# Systems of Linear Equations

## General representation of a system of linear equations

Generally allows a linear system with m equations and n unknowns by appropriate transformations always bring in the following form:

$\begin{array}{c}{a}_{11}{x}_{1}+{a}_{12}{x}_{2}+\dots +{a}_{1n}{x}_{n}={b}_{1}\\ {a}_{21}{x}_{1}+{a}_{22}{x}_{2}+\dots +{a}_{2n}{x}_{n}={b}_{2}\\ ⋮\\ {a}_{m1}{x}_{1}+{a}_{m2}{x}_{2}+\dots +{a}_{mn}{x}_{n}={b}_{m}\end{array}$

Matrix form of the linear equation system

The linear system of equations can be represented by a coefficient matrix A in matrix notation:

$\left(\begin{array}{c}{a}_{11}\phantom{\rule{1em}{0ex}}{a}_{12}\phantom{\rule{1em}{0ex}}\dots \phantom{\rule{1em}{0ex}}{a}_{1n}\\ {a}_{21}\phantom{\rule{1em}{0ex}}{a}_{22}\phantom{\rule{1em}{0ex}}\dots \phantom{\rule{1em}{0ex}}{a}_{2n}\\ ⋮\\ {a}_{m1}\phantom{\rule{1em}{0ex}}{a}_{m2}\phantom{\rule{1em}{0ex}}\dots \phantom{\rule{1em}{0ex}}{a}_{mn}\end{array}\right)\left(\begin{array}{c}{x}_{1}\\ {x}_{2}\\ ⋮\\ {x}_{n}\end{array}\right)=\left(\begin{array}{c}{b}_{1}\\ {b}_{2}\\ ⋮\\ {b}_{n}\end{array}\right)$

or short:

$A·x=b$

For the definition of the equation system, an indication of the unknown is not required. With the extended coefficient matrix the system of equations can be written as follows:

$\left(A|b\right)=\left(\begin{array}{c}{a}_{11}\phantom{\rule{1em}{0ex}}{a}_{12}\phantom{\rule{1em}{0ex}}\dots \phantom{\rule{1em}{0ex}}{a}_{1n}\\ {a}_{21}\phantom{\rule{1em}{0ex}}{a}_{22}\phantom{\rule{1em}{0ex}}\dots \phantom{\rule{1em}{0ex}}{a}_{2n}\\ ⋮\\ {a}_{m1}\phantom{\rule{1em}{0ex}}{a}_{m2}\phantom{\rule{1em}{0ex}}\dots \phantom{\rule{1em}{0ex}}{a}_{mn}\end{array}|\begin{array}{c}{b}_{1}\\ {b}_{2}\\ ⋮\\ {b}_{n}\end{array}\right)$

To find the solution of a linear system of equations, the following three elementary row transformations are useful. The solution set does not change when the following operations:

• interchanging two rows
• multiplying a row by a nonzero number
• adding a line (or multiple of a row) to another row

Solution of the linear system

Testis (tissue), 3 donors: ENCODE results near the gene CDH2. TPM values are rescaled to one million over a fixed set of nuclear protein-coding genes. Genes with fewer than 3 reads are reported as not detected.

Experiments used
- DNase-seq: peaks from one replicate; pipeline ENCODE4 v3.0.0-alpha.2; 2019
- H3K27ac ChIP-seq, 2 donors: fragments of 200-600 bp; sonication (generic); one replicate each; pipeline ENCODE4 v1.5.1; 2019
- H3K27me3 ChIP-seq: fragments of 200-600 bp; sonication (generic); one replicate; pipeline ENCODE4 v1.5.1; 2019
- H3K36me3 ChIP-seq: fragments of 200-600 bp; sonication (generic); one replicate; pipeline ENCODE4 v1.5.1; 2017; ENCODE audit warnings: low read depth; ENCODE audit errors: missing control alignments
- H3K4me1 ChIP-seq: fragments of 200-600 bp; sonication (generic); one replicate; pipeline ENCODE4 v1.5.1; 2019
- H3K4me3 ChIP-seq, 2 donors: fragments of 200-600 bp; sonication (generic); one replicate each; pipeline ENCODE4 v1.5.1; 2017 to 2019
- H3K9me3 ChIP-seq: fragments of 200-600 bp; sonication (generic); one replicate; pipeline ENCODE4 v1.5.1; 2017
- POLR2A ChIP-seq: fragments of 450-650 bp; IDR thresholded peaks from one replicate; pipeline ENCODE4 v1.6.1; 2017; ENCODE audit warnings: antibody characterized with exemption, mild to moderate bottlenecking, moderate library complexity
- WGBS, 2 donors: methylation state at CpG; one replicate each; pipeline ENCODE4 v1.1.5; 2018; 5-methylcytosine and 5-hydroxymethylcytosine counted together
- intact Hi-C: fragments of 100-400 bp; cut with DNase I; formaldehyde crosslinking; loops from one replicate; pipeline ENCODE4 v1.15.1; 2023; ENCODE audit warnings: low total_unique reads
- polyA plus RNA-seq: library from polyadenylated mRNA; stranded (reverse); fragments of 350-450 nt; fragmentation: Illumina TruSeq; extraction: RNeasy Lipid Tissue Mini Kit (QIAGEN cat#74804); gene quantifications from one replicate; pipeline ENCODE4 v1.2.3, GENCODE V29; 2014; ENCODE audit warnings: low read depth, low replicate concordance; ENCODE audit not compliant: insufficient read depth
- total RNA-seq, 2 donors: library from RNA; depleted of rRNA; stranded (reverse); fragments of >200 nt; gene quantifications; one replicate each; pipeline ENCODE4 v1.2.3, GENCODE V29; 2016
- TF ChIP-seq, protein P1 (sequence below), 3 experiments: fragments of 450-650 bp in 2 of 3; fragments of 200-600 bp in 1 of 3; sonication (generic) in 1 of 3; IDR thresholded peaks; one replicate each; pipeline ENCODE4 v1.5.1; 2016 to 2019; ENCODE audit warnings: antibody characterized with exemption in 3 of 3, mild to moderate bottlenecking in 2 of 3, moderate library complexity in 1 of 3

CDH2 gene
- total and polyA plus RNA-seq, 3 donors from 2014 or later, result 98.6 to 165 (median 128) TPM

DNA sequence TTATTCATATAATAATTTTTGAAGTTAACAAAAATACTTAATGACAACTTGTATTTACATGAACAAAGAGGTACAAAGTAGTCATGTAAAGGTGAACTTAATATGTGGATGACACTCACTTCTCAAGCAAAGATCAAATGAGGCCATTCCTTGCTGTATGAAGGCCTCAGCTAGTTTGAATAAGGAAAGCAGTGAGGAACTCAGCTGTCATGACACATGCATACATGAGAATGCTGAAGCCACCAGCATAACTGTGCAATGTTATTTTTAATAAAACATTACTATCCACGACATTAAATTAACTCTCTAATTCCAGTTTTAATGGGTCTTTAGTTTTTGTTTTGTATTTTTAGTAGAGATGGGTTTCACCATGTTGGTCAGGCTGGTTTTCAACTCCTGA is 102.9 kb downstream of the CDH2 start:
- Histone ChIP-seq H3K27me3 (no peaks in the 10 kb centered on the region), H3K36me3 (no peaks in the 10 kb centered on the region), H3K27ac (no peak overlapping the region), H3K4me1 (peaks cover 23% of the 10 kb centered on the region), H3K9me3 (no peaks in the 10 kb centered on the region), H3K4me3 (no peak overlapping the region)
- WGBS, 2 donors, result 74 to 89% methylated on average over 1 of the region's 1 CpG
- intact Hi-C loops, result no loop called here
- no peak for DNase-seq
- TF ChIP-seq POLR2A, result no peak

If the extended coefficient matrix brought to triangular form (row echelon form) by means of elementary transformations, the solution can be read directly.

$\left(\begin{array}{c}{a}_{11}\phantom{\rule{1em}{0ex}}{a}_{12}\phantom{\rule{1em}{0ex}}\dots \phantom{\rule{1em}{0ex}}{a}_{1n}\\ 0\phantom{\rule{2em}{0ex}}{a}_{22}\phantom{\rule{1em}{0ex}}\dots \phantom{\rule{1em}{0ex}}{a}_{2n}\\ ⋮\\ 0\phantom{\rule{1em}{0ex}}0\phantom{\rule{1em}{0ex}}\dots \phantom{\rule{1em}{0ex}}0\phantom{\rule{1em}{0ex}}{a}_{mn}\end{array}|\begin{array}{c}{b}_{1}\\ {b}_{2}\\ ⋮\\ {b}_{n}\end{array}\right)$

## Gaussian Elimination Method

The Gaussian algorithm is based on equivalent transformations of the system of linear equations. The transformations: row interchange, multiplication of rows with non-zero factors and addition of multiples of a row with a different transform the system of equations to be solved in a simple form.

Step-by-step example for the Gaussian Elimination Method

The coefficient matrix in the example is:

$\left(\begin{array}{ccc}4.89& 7.02& 3.55\\ 0.29& 2.57& 7.53\\ 2.86& 6.90& 8.22\end{array}|\begin{array}{c}1.22\\ 1.61\\ 2.32\end{array}\right)$

Calculation of the row echelon form (Gaussian elimination)

Division of line 1 by the element a1,1=4.89

$\left(\begin{array}{ccc}1.00& 1.44& 0.73\\ 0.29& 2.57& 7.53\\ 2.86& 6.90& 8.22\end{array}|\begin{array}{c}0.25\\ 1.61\\ 2.32\end{array}\right)$

Subtraction of the 1st line from the following lines. The 1st line is multiplied by the leading element of the following lines.

$\left(\begin{array}{ccc}1.00& 1.44& 0.73\\ 0.00& 2.15& 7.32\\ 0.00& 2.79& 6.14\end{array}|\begin{array}{c}0.25\\ 1.54\\ 1.61\end{array}\right)$

Division of line 2 by the element a2,2=2.15

$\left(\begin{array}{ccc}1.00& 1.44& 0.73\\ 0.00& 1.00& 3.40\\ 0.00& 2.79& 6.14\end{array}|\begin{array}{c}0.25\\ 0.71\\ 1.61\end{array}\right)$

Subtraction of the 2nd line from the following lines. The 2nd line is multiplied by the leading element of the following lines.

$\left(\begin{array}{ccc}1.00& 1.44& 0.73\\ 0.00& 1.00& 3.40\\ 0.00& 0.00& -3.35\end{array}|\begin{array}{c}0.25\\ 0.71\\ -0.39\end{array}\right)$

Division der Zeile 3 durch das Element a3,3=-3.35

$\left(\begin{array}{ccc}1.00& 1.44& 0.73\\ 0.00& 1.00& 3.40\\ 0.00& 0.00& 1.00\end{array}|\begin{array}{c}0.25\\ 0.71\\ 0.12\end{array}\right)$

Calculation of the reduced row echelon form (Jordan-Algorithm)